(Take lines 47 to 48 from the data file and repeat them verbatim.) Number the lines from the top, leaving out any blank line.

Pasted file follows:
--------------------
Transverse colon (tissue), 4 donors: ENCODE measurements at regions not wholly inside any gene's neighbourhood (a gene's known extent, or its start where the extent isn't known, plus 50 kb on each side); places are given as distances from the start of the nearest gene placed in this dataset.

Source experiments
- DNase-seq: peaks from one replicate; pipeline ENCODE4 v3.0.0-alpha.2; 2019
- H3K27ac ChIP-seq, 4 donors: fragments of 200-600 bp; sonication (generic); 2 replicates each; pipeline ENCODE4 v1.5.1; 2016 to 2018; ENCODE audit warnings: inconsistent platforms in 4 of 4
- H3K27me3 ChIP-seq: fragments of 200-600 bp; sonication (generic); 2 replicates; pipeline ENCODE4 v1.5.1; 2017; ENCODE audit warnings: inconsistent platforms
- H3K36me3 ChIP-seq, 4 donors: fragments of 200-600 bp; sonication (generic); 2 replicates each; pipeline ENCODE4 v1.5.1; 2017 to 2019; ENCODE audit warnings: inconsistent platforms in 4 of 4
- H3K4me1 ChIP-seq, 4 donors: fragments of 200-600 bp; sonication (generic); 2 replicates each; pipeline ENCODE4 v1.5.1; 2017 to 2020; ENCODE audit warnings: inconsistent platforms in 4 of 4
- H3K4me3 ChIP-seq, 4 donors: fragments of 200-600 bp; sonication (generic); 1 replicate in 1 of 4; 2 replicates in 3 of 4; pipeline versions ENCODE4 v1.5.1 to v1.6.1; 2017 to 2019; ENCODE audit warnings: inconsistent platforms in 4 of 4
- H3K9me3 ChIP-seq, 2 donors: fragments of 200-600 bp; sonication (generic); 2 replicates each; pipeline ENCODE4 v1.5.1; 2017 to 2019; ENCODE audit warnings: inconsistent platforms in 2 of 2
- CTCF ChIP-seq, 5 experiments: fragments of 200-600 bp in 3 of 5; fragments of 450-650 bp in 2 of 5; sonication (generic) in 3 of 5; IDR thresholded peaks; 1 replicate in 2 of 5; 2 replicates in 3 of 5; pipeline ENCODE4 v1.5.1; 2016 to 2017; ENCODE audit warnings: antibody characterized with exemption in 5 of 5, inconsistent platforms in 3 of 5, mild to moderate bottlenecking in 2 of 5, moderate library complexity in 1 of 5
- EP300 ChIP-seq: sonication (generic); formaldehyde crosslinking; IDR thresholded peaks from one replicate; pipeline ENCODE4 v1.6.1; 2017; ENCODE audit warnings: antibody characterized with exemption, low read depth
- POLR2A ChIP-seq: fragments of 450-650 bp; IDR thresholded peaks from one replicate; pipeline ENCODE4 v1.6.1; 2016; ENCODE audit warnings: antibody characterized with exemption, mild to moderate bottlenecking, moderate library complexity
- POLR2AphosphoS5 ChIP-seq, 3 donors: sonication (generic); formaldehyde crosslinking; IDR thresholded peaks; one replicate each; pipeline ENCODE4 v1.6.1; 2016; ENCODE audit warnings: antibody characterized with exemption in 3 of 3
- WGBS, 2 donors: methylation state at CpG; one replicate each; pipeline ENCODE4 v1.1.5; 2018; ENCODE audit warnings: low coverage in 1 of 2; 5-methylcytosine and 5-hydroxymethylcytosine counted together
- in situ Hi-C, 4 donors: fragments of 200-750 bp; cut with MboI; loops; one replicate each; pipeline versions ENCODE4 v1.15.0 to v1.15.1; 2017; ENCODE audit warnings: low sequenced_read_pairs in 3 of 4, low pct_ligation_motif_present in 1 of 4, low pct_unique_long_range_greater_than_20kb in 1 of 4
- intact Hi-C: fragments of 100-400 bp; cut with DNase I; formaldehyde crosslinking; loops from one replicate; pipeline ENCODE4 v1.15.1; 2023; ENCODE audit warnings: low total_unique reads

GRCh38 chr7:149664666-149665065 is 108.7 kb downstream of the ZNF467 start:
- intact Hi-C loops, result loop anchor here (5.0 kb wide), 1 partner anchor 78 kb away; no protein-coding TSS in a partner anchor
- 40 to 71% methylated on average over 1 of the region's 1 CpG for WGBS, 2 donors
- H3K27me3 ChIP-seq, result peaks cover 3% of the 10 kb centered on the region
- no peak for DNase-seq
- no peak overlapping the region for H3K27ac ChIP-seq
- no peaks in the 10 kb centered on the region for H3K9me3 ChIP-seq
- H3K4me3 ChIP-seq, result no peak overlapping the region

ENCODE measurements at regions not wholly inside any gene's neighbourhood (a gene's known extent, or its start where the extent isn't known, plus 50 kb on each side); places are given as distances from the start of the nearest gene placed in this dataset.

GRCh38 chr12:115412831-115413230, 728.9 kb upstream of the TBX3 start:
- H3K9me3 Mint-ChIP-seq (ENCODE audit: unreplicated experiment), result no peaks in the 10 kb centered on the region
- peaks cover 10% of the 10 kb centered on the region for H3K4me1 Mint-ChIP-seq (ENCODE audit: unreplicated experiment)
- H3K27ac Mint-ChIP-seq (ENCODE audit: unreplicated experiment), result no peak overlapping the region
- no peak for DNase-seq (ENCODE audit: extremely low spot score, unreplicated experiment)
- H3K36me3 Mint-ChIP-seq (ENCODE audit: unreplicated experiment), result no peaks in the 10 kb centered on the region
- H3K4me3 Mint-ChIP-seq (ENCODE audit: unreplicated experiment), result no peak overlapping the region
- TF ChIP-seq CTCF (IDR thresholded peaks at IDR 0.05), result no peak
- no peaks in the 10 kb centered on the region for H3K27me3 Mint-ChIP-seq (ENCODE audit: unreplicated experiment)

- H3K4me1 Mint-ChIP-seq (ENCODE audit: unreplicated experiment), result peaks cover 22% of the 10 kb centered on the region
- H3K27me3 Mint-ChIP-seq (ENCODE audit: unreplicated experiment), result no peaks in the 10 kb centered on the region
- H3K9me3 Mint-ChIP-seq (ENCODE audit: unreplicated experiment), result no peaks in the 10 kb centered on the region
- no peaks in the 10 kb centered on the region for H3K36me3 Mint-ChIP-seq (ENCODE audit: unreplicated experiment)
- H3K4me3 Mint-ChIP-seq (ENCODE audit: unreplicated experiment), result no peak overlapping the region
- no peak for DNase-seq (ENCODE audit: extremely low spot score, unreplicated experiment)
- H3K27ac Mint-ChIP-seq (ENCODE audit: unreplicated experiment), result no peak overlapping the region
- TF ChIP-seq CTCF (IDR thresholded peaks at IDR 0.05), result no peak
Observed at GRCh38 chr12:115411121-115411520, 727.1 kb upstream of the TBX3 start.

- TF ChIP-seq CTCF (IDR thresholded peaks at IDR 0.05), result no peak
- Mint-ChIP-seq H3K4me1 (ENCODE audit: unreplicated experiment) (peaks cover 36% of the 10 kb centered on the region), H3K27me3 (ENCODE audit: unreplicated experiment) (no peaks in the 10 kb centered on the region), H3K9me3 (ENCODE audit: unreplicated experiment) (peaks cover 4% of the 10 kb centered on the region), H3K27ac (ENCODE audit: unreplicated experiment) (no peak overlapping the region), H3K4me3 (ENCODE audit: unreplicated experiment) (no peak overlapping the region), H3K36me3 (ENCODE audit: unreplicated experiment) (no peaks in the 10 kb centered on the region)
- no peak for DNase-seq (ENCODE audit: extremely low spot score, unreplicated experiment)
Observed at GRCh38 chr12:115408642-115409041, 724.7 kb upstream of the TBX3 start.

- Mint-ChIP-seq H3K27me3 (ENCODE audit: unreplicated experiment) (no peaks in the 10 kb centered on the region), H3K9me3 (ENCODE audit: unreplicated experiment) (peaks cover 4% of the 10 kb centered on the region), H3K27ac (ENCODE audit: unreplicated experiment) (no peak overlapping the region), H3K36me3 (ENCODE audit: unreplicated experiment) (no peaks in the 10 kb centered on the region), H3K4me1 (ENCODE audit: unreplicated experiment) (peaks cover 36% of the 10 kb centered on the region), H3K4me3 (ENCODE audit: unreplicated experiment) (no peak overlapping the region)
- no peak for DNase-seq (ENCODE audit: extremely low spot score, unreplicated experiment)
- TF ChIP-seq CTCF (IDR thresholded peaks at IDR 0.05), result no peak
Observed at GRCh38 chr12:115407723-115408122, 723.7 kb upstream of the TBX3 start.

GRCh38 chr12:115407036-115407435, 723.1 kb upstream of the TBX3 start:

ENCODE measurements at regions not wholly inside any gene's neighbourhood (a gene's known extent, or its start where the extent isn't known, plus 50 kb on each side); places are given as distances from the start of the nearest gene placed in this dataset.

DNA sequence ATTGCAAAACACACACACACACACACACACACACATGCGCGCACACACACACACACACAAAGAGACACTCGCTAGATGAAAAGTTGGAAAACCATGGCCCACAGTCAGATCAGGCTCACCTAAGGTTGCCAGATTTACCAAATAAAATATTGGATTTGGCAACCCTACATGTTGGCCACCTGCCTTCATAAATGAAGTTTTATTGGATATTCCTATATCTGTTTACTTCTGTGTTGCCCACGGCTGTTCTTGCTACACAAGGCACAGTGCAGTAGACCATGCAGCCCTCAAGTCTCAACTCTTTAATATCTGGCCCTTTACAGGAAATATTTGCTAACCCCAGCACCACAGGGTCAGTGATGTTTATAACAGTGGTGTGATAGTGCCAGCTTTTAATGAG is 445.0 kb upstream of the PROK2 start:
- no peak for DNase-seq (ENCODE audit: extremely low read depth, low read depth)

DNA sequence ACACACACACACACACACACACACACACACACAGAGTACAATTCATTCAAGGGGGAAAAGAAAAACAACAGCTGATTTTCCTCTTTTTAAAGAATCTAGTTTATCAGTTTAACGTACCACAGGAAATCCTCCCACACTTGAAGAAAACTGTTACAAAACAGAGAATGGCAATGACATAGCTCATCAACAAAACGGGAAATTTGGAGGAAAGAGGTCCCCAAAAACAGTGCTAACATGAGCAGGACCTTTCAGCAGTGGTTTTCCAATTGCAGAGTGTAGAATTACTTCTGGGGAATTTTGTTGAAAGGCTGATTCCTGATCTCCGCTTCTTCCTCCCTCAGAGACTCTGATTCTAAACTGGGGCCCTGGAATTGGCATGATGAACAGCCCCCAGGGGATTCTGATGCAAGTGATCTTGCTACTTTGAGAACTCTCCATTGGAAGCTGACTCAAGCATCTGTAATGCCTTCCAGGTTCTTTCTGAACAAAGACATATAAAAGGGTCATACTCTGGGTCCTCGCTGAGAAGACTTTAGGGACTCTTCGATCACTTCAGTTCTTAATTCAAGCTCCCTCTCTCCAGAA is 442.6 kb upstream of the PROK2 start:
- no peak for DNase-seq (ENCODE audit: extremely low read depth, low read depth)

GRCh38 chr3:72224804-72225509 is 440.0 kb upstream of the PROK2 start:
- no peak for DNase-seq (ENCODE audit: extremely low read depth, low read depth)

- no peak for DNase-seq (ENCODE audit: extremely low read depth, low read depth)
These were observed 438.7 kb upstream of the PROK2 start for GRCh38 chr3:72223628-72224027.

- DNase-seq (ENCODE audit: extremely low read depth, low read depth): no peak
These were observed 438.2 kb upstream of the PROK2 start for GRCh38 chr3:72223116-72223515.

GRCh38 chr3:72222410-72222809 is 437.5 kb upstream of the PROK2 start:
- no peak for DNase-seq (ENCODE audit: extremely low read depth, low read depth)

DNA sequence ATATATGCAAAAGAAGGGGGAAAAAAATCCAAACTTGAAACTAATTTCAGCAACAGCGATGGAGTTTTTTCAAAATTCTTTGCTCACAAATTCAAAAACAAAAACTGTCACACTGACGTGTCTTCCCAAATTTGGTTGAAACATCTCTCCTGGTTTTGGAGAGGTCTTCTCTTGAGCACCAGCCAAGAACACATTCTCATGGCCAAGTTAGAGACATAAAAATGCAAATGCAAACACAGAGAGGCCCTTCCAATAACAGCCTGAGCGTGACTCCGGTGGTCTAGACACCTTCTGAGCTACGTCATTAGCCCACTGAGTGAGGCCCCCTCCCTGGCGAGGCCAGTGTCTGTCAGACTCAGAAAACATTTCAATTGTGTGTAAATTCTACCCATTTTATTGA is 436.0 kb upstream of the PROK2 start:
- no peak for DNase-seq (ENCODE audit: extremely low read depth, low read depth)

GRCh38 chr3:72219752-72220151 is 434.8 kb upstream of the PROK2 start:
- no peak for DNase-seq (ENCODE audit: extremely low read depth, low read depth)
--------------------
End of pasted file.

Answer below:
Observed at GRCh38 chr12:115408642-115409041, 724.7 kb upstream of the TBX3 start.

- Mint-ChIP-seq H3K27me3 (ENCODE audit: unreplicated experiment) (no peaks in the 10 kb centered on the region), H3K9me3 (ENCODE audit: unreplicated experiment) (peaks cover 4% of the 10 kb centered on the region), H3K27ac (ENCODE audit: unreplicated experiment) (no peak overlapping the region), H3K36me3 (ENCODE audit: unreplicated experiment) (no peaks in the 10 kb centered on the region), H3K4me1 (ENCODE audit: unreplicated experiment) (peaks cover 36% of the 10 kb centered on the region), H3K4me3 (ENCODE audit: unreplicated experiment) (no peak overlapping the region)